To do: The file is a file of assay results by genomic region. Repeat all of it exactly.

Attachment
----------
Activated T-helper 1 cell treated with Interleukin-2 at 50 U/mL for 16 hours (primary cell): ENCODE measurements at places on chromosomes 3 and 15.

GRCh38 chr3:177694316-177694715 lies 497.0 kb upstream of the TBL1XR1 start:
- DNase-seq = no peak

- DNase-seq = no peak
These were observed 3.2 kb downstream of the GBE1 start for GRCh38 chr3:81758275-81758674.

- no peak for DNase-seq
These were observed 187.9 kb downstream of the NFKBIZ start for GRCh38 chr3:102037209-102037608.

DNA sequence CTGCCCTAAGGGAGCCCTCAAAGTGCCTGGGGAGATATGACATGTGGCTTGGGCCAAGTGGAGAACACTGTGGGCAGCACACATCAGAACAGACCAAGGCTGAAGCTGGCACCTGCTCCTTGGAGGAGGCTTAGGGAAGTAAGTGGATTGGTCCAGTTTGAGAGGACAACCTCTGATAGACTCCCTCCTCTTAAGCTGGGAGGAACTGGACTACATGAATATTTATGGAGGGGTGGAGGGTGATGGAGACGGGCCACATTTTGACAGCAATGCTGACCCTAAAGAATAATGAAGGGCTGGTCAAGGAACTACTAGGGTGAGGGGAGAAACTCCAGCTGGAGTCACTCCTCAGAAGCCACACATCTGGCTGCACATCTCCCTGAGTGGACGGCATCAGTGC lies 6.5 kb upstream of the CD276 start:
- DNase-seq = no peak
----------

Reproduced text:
Activated T-helper 1 cell treated with Interleukin-2 at 50 U/mL for 16 hours (primary cell): ENCODE measurements at places on chromosomes 3 and 15.

GRCh38 chr3:177694316-177694715 lies 497.0 kb upstream of the TBL1XR1 start:
- DNase-seq = no peak

- DNase-seq = no peak
These were observed 3.2 kb downstream of the GBE1 start for GRCh38 chr3:81758275-81758674.

- no peak for DNase-seq
These were observed 187.9 kb downstream of the NFKBIZ start for GRCh38 chr3:102037209-102037608.

DNA sequence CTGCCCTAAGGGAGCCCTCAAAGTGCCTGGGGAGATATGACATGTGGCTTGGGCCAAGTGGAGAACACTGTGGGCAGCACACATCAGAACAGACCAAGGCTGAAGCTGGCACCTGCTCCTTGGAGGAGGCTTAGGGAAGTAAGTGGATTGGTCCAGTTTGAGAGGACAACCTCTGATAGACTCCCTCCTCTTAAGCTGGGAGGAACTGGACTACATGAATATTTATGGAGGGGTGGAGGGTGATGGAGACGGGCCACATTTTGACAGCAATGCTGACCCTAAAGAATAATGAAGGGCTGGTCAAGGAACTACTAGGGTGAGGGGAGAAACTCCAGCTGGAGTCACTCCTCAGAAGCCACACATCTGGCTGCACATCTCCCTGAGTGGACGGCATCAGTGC lies 6.5 kb upstream of the CD276 start:
- DNase-seq = no peak